The Washington Post's editorial board is demanding the U.S. government offer a plea deal to Edward Snowden, who told the world about the National Security Agency's surveillance programs in the pages of The Washington Post. Now, most papers keep their editorial boards separate from their newsrooms, but they generally acknowledge being on the same team. Not so much in this case: Not only does the Post editorial board demand one its reporter's sources go to jail, the opinion section also thinks the news source is not a very good one, calling him a "naive hacker" and a "political martyr." And the Post insists that "the first U.S. priority" should be to stop further leaks. Which is weird, because Snowden has already leaked his stuff to The Guardian and the Post, and it's up to the editors to decide whether to publish it. The Post, for example, has had 41 slides of a NSA PowerPoint presentation on PRISM, publishing the first four at the beginning of June, and four more last weekend. How many more slides are coming? When will the Post stop leaking?

The hypocrisy was not lost on, well, the entire Internet. Gawker's Hamilton Nolan called the Post a "Jealous Little Newspaper," writing, "Take note, potential leakers and whistleblowers inside the U.S. government: the official stance of the Washington Post's editorial board is that you should shut up and go to jail." Perhaps they should leak elsewhere, he suggested. For The New Republic Michael Kinsley writes, "If the Post felt free to run this information, how damaging to the nation could it be?" If Snowden is guilty of a crime, isn't it's reporter, too? "The Washington Post editorial board wants the NSA leaks to stop, even though it doesn't know what horrors the Snowden trove may hold?" Reuters' Jake Shafer tweets. "Note to Washington Post editorial board: @BartonGellman's stories are coming from INSIDE YOUR BUILDING!"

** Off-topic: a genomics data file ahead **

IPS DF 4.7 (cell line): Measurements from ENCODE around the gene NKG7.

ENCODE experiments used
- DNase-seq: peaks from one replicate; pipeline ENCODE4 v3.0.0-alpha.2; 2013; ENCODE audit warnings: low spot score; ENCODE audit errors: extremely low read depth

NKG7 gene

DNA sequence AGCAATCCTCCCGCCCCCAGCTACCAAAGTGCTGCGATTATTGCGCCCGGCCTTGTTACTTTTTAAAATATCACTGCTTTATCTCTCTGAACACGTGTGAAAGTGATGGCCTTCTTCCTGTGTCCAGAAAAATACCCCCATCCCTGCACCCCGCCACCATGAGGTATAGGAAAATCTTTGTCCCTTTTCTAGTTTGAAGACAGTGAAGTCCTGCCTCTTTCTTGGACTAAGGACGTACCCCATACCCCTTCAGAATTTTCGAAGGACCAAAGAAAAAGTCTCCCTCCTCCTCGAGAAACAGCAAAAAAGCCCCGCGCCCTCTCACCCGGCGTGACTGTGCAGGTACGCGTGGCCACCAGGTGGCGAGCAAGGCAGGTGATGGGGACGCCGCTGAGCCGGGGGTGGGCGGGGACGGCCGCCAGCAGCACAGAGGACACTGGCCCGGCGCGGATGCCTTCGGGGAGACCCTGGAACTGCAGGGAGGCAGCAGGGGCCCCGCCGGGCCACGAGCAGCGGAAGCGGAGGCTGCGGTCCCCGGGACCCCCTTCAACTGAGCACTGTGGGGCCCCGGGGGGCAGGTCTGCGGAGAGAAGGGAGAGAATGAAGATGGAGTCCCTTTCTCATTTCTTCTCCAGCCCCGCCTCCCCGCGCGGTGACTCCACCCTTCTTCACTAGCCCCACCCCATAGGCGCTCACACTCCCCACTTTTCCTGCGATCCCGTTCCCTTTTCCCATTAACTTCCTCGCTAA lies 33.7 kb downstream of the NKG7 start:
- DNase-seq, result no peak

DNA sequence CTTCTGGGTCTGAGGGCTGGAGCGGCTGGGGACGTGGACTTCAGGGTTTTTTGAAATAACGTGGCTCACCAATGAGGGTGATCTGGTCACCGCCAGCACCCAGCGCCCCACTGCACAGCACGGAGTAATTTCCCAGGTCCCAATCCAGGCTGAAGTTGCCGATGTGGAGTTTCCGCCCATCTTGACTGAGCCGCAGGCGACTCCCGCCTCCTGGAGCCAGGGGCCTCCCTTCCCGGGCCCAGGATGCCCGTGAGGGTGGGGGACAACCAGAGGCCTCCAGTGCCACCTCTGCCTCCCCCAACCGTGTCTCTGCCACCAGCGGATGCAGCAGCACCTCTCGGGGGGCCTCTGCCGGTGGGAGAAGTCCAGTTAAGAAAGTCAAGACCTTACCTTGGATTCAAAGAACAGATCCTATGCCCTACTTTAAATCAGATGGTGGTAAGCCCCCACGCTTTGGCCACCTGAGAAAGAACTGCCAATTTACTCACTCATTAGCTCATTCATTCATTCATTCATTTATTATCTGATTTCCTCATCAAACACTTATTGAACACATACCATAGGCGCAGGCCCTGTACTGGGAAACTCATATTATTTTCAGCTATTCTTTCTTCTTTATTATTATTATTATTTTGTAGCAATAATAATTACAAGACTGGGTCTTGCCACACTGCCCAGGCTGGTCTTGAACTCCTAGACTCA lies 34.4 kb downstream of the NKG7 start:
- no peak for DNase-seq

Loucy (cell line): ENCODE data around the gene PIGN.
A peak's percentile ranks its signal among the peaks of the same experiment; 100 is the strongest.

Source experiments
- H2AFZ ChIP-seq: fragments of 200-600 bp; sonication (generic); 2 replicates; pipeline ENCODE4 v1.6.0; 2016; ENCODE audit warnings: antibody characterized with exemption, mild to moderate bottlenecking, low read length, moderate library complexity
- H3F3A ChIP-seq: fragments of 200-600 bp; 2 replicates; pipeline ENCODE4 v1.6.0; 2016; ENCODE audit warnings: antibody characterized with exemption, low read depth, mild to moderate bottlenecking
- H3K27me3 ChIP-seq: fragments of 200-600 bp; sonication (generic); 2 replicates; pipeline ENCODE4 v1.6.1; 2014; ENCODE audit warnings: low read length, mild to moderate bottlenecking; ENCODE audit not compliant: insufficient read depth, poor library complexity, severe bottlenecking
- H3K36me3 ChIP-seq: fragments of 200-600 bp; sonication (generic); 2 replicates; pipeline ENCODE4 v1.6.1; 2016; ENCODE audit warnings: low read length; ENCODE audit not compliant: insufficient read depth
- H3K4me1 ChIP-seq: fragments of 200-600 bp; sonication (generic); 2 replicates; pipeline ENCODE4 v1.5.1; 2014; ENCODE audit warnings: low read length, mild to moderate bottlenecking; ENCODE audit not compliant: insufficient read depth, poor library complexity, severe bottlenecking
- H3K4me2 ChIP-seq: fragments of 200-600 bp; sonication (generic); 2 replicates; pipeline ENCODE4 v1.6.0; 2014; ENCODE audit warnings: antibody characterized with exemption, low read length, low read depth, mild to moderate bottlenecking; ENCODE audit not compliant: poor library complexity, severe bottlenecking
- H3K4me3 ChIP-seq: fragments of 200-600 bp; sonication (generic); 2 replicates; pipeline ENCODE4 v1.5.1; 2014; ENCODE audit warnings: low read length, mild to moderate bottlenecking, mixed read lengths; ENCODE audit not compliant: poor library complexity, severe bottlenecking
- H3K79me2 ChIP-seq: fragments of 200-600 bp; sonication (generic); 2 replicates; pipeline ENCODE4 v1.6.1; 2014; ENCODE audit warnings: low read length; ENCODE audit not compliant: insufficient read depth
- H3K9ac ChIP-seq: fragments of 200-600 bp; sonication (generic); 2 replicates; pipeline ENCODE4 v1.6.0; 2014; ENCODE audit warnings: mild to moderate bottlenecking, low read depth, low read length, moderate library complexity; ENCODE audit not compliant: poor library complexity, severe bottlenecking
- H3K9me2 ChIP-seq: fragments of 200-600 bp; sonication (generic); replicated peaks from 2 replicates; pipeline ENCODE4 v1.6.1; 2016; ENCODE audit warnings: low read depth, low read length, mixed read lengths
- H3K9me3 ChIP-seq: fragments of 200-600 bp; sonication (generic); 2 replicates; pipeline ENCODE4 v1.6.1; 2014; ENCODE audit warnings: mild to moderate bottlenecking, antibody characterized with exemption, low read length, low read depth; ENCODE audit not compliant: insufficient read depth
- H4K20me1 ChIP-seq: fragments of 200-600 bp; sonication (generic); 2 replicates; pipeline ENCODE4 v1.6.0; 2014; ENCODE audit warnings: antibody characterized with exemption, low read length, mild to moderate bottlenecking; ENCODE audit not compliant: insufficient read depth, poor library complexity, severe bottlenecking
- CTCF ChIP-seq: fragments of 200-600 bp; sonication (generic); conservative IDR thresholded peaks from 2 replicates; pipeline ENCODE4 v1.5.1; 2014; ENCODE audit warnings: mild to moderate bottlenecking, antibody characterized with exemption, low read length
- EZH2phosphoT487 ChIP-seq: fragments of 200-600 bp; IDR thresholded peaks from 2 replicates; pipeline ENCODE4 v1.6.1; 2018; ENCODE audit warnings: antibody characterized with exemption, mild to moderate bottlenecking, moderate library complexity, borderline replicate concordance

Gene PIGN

The editorial is right in saying Snowden is in a terrible position — trapped in a Russian airport. That prison time in the U.S. would be better is a tougher case to make. "It’s hard to believe that the results would leave the 30-year-old contractor worse off than living in permanent exile in an unfree country," the Post says. WikiLeaker Bradley Manning was held naked in solitary confinement for a long time, after all. Maybe it's not crazy to imagine Snowden could offer to stop the leaks in exchange for a reduced sentence (the Espionage Act carries the potential for the death penalty). But Snowden has reportedly already given his information to The Guardian and other reporters, like the Post. It is their decision to release that information or sit on it.

But the weird thing is that several writers for The Washington Post have taken a curiously strong stand against the leaks that give them something to write about. Columnist Richard Cohen said the NSA story didn't amount to much, and that Snowden will "go down as a cross-dressing Little Red Riding Hood," which is a weird gay joke. David Ignatius wrote, "Snowden looks these days more like an intelligence defector, seeking haven in a country hostile to the United States, than a whistleblower." Of the Justice Department investigation into Fox News reporter James Rosen and his North Korea reporting, Walter Pincus wrote, "When will journalists take responsibility for what they do without circling the wagons and shouting that the First Amendment is under attack?" That's a great point. It's time for The Washington Post​, it's time to take some responsibility.